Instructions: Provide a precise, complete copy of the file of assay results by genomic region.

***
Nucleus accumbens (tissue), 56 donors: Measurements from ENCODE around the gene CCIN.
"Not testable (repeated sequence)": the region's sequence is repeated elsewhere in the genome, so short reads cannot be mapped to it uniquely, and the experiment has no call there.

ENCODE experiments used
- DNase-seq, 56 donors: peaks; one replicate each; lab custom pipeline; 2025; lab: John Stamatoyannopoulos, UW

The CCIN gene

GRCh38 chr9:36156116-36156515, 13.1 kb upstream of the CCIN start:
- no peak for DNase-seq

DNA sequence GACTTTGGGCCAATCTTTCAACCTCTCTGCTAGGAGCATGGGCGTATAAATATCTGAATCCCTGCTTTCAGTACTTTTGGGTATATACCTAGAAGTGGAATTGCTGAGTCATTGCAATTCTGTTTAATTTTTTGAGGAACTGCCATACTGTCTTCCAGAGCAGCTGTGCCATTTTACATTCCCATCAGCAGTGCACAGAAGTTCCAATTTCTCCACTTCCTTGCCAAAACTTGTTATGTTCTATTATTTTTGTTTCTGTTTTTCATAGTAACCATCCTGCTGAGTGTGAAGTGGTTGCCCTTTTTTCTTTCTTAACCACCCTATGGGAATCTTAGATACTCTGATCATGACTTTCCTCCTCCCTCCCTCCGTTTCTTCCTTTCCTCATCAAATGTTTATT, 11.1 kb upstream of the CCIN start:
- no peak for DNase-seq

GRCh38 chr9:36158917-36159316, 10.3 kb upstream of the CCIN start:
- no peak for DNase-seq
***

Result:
Nucleus accumbens (tissue), 56 donors: Measurements from ENCODE around the gene CCIN.
"Not testable (repeated sequence)": the region's sequence is repeated elsewhere in the genome, so short reads cannot be mapped to it uniquely, and the experiment has no call there.

ENCODE experiments used
- DNase-seq, 56 donors: peaks; one replicate each; lab custom pipeline; 2025; lab: John Stamatoyannopoulos, UW

The CCIN gene

GRCh38 chr9:36156116-36156515, 13.1 kb upstream of the CCIN start:
- no peak for DNase-seq

DNA sequence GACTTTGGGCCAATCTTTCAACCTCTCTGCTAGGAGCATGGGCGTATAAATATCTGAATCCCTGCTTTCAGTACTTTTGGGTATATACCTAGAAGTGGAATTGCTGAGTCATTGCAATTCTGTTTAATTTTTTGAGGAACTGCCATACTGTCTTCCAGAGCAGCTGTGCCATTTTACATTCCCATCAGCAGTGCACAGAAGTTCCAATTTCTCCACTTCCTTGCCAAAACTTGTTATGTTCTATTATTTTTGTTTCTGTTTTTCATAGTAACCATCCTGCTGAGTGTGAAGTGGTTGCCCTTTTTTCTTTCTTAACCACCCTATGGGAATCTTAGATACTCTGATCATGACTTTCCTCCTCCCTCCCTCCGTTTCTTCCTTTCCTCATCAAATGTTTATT, 11.1 kb upstream of the CCIN start:
- no peak for DNase-seq

GRCh38 chr9:36158917-36159316, 10.3 kb upstream of the CCIN start:
- no peak for DNase-seq